By Chase This City
Just a year after forming, Lancaster-based Chase This City release six-track mini album 'Show Us What You Got?' flaunting a talent for penning towering, pop-punk choruses, that's impressive to say they've been together a short time.
Mini-album opener 'Loves Overrated' follows firmly in the footsteps of fellow UK pop-punkers You Me At Six. Hooky vocals, buoyant drumbeats and unashamedly big, brash riffs ensures 'Loves Overrated' goes down easy on the very first listen. Thankfully, this isn't the whole story, as the lyrics weave a darker thread through the song which just might win them a corner of the lucrative, angsty-adolescent market.
Encouragingly, 'Loves Overrated' veers away from the usual, safe-as-houses pop-punk clatter, with a surprisingly technical guitar solo and a smattering of screamo vocals. 'Loves Overrated' nails that fizzy, You Me At Six/ Attack! Attack! sound, whilst throwing a few intriguing curveballs into the mix.
Chase This City continue their mission to be seen as more than just another bunch of youthful, pop-punk upstarts, with second track 'Kick In The Teeth.' Opening with military drum rolls and reverberating riffs, 'Kick In The Teeth' is a bigger, heavier beast than your standard pop-punk fair. Although, there's still a healthy dose of mammoth riffs and twitchy, sing along vocals when it comes to the chorus. It's not quite New Found Glory, and the higher-pitched backing vocals do sound a little strained, but the chorus is instantly enjoyable and it's possible to start singing along, before you've even heard 'Kick In The Teeth' the whole way through - and what more could you want when it comes to this genre?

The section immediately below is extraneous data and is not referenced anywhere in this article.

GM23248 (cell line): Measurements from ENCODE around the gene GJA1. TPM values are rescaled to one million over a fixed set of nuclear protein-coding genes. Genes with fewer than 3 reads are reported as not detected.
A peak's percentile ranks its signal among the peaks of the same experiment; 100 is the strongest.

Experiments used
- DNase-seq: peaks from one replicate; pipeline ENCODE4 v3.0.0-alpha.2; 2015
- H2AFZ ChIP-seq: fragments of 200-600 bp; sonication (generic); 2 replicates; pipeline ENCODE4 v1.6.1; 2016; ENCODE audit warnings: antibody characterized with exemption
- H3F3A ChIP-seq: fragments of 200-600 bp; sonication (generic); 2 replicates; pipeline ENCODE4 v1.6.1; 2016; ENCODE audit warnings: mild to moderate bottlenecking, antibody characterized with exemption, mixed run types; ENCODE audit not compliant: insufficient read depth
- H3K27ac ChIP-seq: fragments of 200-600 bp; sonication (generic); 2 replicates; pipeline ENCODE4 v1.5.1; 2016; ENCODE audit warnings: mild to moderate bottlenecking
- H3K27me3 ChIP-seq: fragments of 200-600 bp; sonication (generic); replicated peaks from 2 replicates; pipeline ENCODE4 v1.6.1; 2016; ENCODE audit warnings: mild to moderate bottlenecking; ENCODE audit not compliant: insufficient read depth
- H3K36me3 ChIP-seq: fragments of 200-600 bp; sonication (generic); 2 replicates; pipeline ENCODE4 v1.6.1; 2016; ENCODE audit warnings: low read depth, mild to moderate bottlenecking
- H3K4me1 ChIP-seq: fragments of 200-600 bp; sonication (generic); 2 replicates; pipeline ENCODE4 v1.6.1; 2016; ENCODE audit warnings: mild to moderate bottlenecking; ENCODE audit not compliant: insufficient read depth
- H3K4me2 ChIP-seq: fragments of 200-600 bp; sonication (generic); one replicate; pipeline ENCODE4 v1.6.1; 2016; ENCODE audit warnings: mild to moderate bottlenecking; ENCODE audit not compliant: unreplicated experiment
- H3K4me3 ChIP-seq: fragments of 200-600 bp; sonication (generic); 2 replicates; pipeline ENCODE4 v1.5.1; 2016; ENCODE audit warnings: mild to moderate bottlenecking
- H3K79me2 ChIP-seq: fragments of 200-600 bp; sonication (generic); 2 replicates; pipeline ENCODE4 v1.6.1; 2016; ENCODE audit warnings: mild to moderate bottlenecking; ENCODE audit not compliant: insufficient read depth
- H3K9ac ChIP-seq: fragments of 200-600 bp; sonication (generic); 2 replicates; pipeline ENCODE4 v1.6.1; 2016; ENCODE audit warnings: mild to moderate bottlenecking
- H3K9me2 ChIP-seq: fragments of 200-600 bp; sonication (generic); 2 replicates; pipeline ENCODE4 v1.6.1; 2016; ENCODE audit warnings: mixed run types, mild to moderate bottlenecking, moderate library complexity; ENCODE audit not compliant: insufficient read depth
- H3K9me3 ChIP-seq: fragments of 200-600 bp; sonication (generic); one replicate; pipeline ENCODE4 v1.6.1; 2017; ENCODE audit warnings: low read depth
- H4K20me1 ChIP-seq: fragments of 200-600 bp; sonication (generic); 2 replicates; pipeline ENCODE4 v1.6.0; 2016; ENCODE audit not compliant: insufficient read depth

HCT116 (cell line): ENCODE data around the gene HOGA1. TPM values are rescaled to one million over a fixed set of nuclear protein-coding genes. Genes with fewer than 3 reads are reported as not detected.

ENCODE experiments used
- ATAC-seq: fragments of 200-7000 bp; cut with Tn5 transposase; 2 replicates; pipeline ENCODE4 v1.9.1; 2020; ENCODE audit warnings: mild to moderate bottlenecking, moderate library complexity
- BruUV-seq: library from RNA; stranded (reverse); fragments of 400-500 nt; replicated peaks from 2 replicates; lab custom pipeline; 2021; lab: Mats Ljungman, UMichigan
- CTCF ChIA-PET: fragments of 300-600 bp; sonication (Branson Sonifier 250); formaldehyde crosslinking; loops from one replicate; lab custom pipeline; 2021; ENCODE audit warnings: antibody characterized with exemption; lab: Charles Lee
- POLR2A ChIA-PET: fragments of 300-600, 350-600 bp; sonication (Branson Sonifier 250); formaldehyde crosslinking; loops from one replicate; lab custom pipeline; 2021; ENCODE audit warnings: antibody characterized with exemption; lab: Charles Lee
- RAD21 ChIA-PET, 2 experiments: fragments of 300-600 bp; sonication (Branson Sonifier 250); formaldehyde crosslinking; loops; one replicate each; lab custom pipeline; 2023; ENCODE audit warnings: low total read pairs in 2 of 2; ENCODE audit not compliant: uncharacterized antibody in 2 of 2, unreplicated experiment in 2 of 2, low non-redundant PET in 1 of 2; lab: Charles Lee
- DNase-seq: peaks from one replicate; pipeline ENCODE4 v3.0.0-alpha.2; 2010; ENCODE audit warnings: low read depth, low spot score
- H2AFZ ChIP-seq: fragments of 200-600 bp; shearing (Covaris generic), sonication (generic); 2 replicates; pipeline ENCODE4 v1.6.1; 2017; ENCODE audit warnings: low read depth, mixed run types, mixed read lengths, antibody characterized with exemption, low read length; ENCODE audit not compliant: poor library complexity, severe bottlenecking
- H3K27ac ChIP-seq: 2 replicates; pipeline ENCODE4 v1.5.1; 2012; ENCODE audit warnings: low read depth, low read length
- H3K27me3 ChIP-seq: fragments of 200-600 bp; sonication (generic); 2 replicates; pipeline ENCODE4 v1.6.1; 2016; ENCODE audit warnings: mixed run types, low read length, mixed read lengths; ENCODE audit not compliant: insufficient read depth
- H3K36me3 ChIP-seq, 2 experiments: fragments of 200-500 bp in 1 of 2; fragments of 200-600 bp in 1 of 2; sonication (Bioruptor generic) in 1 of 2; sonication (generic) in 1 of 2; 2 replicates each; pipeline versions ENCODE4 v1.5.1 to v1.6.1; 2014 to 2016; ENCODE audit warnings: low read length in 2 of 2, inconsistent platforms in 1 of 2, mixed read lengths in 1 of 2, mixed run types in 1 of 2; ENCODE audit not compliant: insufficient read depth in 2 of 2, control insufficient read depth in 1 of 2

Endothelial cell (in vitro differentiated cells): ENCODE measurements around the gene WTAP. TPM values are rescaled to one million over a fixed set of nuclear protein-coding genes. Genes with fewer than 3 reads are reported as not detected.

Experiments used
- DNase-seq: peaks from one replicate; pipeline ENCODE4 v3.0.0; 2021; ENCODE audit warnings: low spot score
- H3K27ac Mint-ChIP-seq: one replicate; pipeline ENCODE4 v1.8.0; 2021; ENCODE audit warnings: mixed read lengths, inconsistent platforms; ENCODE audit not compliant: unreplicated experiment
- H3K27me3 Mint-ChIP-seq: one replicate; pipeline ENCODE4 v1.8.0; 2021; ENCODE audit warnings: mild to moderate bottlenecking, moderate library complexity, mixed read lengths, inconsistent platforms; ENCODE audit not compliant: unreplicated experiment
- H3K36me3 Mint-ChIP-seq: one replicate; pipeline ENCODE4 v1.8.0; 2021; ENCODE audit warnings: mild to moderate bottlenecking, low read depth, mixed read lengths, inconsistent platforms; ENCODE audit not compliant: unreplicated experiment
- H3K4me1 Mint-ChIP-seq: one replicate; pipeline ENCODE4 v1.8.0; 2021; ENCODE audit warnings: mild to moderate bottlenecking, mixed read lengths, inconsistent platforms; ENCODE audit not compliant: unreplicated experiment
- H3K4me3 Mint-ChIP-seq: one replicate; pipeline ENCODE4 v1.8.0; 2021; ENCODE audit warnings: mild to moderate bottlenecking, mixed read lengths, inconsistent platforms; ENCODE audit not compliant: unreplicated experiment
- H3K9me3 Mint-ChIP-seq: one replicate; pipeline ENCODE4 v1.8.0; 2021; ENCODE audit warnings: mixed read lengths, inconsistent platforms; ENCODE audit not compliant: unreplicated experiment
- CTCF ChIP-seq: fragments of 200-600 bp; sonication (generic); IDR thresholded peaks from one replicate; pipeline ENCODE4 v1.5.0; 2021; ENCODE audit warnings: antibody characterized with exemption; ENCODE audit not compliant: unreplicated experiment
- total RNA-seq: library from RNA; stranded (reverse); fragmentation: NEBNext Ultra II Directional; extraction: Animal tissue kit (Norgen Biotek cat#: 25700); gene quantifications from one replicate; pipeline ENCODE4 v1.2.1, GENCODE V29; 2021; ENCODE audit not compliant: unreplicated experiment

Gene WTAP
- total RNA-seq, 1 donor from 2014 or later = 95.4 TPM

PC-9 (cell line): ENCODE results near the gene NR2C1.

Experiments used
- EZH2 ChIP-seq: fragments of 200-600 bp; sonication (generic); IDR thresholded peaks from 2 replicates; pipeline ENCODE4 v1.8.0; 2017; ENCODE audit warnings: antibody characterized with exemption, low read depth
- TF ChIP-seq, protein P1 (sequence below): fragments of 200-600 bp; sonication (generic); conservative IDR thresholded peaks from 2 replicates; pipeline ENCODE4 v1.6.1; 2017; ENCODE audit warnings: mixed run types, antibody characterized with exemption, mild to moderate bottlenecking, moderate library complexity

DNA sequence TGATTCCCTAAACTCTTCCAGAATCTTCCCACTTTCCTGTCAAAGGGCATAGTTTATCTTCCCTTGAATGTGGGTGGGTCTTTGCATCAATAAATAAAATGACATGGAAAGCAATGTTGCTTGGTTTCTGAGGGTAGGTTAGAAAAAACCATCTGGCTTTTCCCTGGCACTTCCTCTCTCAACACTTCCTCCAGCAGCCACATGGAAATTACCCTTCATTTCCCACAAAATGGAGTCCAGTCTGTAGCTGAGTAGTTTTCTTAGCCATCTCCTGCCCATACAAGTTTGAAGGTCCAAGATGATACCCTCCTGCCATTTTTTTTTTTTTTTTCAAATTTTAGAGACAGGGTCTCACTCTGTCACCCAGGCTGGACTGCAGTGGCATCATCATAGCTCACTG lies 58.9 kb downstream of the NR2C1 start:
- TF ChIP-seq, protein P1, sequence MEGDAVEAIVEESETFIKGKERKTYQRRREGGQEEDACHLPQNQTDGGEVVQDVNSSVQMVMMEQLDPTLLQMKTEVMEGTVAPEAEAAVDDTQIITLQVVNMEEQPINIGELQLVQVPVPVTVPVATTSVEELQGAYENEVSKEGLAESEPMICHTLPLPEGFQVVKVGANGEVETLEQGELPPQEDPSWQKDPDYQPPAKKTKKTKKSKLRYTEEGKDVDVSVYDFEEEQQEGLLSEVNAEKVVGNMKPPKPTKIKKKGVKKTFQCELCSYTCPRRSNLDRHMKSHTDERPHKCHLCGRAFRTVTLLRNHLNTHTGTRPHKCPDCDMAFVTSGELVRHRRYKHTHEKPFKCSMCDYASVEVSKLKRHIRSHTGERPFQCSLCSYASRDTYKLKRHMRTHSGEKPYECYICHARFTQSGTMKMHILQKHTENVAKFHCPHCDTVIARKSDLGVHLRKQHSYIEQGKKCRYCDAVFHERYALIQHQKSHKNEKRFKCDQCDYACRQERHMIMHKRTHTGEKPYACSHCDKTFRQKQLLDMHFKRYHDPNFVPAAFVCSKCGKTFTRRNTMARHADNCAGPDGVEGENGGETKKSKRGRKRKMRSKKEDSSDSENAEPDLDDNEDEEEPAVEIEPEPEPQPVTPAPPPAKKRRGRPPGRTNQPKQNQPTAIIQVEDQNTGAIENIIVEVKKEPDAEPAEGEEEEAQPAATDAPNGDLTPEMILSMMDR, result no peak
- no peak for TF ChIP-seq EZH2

'Start Over' is 'Show Us What You Got?' at its most punk. Bumping along on short, jerking riffs, it has a shambolic energy that's reminiscent of the rougher end of the pop-punk spectrum. But the chorus is as big and brash as ever, with crashing riffs forming the backdrop to a squiggly, dizzying guitar line. 'Start Over' sets out to keep everyone happy, with galloping, punkish verses, and stadium-sized, sing along choruses.
'Down & Out' boasts the EP's most hook-packed chorus, with vocals and lyrics that err on the poppier side of things, and which you simply won't be able to get out of your head. Even better, the pre-chorus build-up is all jigging guitars and drumbeats that are guaranteed to have rooms full of people bouncing merrily along when this is played live. 'Down & Out' is a perfect example of how exhilarating guitars played at double quick speed can actually be.
'Where We Started' is the weakest song on this EP, mostly because the chorus, that most fearsome of weapons in the pop-punk arsenal, lacks that clean, catchy thrust. The vocals are set too low in the mix, and the random inclusion of gang and backing vocals further muddies the waters. Consequently, it's difficult to latch onto a melody. The verses of clearer vocals and darting guitars, are actually far more hook-packed than the chorus.
This mini album comes to a close with 'What's Good For Me,' which can't help but leave a positive impression on the listener. It does see Chase This City eschew most of their pop leanings, as crunching riffs underpin the choruses' soaring vocals, and ominous guitars flutter away in the background during the verses. But, it's refreshing for a modern punk band not to rely solely on poppy choruses and aggressively bouncing drumbeats, to get the job done.
Chase This City aren't bringing anything new to the scene, but just because it's been done before, doesn't mean there isn't room for a band pedalling exactly the same sort of catchy, hook-packed pop-punk - if said band do it well. And Chase This City do. One for fans of the You Me At Six / Attack! Attack! / Boys Like Girls brand of pop-punk.